SFW sex game dev says Unity pushed new fee by dismissing Planned Parenthood charity as a "political group": "You wanna f*** us, but we are not bending over"

 Orgynizer trailer.
Orgynizer trailer.

Of the many developer concerns surrounding Unity's new install fee, the company's rules for charity exemptions remain a particularly sore spot. With one developer already claiming its charity efforts have been dismissed by Unity for supporting what the company has deemed "political groups," those concerns have only worsened.

In a Steam blog post spotted by GamesIndustry, indie developer LizardFactory claims that Unity has ruled against the charity funds from its "sex-positive non-pornographic puzzle game" Orgynizer due to the charities supported.

As the Orgynizer Steam page reads: "All proceeds from this game go directly to Planned Parenthood, alternative donation targets are available in the settings menu." The alternative charity in question here is C.S. Mott Children's Hospital, which specializes in broad pediatric care and "safe, effective and progressive care for women and children," according to the hospital's website.

LizardFactory's statement on Unity's stance is white-hot. "Out of the blue, the engine that we built the game with decided that they want to charge us 0.12-0.20 USD for each game install," the dev writes. "If this goes through, it would cost us around 30% of all the funds we have gathered and already sent to charity.

"We are based in the EU, and our legal aid have assured us that this is a very unlawful decision, especially due to its retroactive elements," LizardFactory adds. "It was stated that charity games would be spared, so we asked Unity to get confirmation that we would not be affected, but they believe our targets (Planned Parenthood and C.S. Mott Children’s Hospital) would NOT count as 'valid charities' and more 'political groups.' I speak on behalf of all of us when I say: GET F*CKED!" (Caps LizardFactory's.)

"We did this to raise money for a good cause, not to line the coffers of greedy scumbags," the post concludes. "This is a mafia-style shakedown, nothing more, nothing less. You wanna f*ck us, but we are not bending over."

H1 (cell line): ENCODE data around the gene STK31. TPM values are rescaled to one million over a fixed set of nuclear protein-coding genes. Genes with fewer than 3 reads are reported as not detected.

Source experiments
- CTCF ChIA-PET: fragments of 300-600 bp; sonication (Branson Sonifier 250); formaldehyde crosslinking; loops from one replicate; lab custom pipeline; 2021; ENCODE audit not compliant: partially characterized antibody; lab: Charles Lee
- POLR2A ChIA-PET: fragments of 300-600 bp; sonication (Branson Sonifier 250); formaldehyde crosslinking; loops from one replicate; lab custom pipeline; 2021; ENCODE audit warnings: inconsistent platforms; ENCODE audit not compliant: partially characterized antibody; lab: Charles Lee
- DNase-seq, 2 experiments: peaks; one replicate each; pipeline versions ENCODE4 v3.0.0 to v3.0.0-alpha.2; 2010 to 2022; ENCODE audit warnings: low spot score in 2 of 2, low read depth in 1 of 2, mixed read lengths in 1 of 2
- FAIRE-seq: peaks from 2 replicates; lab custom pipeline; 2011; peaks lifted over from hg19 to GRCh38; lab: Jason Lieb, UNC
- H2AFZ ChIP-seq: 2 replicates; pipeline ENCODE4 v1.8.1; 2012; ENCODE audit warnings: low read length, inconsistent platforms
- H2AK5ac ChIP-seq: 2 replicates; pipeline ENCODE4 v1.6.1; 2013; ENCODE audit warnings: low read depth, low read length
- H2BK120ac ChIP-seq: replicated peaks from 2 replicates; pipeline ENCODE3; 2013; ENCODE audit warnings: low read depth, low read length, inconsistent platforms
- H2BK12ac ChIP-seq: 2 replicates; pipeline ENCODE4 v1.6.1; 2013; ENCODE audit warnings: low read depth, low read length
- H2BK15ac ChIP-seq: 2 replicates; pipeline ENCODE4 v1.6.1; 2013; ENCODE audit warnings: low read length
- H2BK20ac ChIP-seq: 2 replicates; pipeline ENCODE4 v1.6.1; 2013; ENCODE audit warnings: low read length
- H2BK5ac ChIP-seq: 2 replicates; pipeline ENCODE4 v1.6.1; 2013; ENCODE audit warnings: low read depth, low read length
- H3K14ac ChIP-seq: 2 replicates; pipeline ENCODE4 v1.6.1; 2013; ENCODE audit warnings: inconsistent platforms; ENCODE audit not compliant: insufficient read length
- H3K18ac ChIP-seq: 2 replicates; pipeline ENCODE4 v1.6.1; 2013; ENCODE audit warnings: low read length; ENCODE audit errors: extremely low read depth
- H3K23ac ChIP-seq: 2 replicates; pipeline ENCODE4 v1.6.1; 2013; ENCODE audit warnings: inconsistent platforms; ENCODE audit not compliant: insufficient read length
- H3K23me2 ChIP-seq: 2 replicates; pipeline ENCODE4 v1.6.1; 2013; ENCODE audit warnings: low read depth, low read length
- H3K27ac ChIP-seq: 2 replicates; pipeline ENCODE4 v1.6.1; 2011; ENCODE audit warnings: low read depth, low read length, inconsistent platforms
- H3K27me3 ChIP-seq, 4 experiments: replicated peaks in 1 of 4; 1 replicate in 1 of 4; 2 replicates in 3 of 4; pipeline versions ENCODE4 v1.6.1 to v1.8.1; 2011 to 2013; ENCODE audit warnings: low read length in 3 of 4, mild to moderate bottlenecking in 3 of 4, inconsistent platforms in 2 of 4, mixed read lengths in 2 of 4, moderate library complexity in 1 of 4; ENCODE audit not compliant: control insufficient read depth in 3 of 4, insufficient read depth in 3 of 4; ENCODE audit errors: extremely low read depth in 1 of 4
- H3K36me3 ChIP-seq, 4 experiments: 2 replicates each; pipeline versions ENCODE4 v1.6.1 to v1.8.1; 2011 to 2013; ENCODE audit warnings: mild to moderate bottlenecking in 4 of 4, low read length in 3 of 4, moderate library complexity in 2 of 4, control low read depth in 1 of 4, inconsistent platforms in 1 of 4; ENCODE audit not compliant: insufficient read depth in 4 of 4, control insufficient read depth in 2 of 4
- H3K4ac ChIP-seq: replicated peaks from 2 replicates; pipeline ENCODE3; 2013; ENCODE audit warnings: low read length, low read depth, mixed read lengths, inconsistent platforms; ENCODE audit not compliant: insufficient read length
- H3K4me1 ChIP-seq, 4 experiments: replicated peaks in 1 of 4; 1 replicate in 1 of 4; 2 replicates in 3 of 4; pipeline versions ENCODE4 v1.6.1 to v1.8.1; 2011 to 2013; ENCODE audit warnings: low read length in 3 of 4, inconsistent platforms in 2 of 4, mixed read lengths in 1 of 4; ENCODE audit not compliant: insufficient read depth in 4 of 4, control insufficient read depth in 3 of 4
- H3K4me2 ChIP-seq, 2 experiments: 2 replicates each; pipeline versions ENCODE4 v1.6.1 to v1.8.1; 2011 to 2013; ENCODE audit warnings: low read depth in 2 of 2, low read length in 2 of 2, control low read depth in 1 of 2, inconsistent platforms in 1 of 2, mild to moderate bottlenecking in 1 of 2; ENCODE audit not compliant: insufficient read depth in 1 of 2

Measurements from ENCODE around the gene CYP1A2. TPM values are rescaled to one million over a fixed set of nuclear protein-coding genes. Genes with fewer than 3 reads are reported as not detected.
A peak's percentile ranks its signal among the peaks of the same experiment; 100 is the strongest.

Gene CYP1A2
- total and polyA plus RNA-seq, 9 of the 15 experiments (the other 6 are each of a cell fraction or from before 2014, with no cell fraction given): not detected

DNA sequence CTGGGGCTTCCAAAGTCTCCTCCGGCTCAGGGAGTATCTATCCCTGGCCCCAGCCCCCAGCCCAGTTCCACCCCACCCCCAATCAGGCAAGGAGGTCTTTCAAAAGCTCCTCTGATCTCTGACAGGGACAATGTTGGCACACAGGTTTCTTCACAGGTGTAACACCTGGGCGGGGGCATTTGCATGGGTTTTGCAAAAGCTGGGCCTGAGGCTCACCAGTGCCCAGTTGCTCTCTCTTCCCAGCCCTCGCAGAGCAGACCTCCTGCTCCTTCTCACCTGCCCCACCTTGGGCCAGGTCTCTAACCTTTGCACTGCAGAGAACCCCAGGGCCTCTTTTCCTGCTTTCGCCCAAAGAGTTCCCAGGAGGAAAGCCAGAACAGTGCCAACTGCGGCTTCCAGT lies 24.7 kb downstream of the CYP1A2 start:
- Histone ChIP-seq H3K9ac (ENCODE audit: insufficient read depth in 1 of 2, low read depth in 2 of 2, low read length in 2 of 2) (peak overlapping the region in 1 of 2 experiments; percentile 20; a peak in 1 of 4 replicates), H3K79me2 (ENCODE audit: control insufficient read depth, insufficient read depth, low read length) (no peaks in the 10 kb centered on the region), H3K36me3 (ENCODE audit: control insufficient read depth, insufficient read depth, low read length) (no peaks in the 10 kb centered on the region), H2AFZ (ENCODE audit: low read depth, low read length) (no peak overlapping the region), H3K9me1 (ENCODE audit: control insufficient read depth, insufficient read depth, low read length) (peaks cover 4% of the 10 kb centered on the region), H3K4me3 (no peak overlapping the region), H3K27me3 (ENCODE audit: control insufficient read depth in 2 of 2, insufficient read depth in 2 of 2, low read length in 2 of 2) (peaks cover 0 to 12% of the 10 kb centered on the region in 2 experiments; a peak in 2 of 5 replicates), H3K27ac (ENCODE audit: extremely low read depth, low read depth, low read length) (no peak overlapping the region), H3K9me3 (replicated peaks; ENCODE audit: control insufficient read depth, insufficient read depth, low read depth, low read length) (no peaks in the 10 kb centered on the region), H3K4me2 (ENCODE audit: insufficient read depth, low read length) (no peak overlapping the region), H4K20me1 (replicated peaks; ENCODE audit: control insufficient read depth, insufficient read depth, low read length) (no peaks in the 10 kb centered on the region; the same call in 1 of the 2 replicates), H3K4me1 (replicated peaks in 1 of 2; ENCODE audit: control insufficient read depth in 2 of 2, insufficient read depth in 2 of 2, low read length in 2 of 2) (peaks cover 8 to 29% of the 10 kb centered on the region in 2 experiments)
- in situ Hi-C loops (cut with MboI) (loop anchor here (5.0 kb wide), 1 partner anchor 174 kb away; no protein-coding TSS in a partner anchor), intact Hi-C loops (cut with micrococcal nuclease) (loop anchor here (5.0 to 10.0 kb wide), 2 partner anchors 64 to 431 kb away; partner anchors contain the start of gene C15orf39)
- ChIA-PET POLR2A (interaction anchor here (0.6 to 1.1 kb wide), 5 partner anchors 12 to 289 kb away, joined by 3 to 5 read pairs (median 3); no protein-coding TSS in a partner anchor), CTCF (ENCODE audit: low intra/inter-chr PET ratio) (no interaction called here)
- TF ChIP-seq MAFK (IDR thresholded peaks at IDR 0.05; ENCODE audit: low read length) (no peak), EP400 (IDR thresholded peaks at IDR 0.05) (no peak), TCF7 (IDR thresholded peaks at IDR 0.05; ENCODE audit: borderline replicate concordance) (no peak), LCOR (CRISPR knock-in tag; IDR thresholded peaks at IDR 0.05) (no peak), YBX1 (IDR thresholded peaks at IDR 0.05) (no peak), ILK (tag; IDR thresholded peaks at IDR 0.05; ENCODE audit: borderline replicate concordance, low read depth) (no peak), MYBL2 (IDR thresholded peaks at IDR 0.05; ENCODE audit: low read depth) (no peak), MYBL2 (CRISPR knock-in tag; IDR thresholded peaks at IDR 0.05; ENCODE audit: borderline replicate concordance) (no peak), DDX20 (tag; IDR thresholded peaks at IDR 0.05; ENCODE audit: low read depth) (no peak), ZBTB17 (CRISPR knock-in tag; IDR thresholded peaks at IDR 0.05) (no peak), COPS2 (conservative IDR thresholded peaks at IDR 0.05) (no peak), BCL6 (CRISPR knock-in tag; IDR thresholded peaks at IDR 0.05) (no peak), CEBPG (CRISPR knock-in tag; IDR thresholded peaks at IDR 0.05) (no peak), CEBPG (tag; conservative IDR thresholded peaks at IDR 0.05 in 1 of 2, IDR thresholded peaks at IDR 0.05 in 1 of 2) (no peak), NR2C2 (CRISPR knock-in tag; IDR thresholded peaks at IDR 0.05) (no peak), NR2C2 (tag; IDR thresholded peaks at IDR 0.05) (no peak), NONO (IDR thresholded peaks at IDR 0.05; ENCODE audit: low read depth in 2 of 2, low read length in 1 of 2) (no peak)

LizardFactory's claims sound remarkably similar to the nightmare hypotheticals outlined by other game devs after Unity's fee was first announced. GamesRadar+ spoke to 10 game developers about the implications of the fee – all of whom agreed it is a serious threat to everyone, including gamers – and several were worried that the fee's charity exemptions would position Unity as the moral judge of such efforts.

"Sure, charity bundles have been labeled exempt, but how will this be tracked?" asked general manager Christian Lövstedt of The Battle of Polytopia dev Midjiwan AB

In a separate response, Vlambeer co-founder and industry consultant Rami Ismail speculated: "What is an approved charity? Does Unity now control what charities we can be in? If Unity does not agree with Freedom for Palestine, does that mean my game cannot be in that bundle now? Is Unity really going to be the political arbiter of what charities are or are not approved? Because they are now, that's what they're saying."

Like many of the devs we spoke to, LizardFactory says it is looking to change engines after Unity's abrupt policy update. "Godot is looking good, but we will have to recode our entire game, because we refuse to give you a dime," its post reads.

Addressing outcry from developers, Unity has promised changes to the runtime fee, but has not yet detailed changes to its policy or, as many devs have requested, totally scrapped it.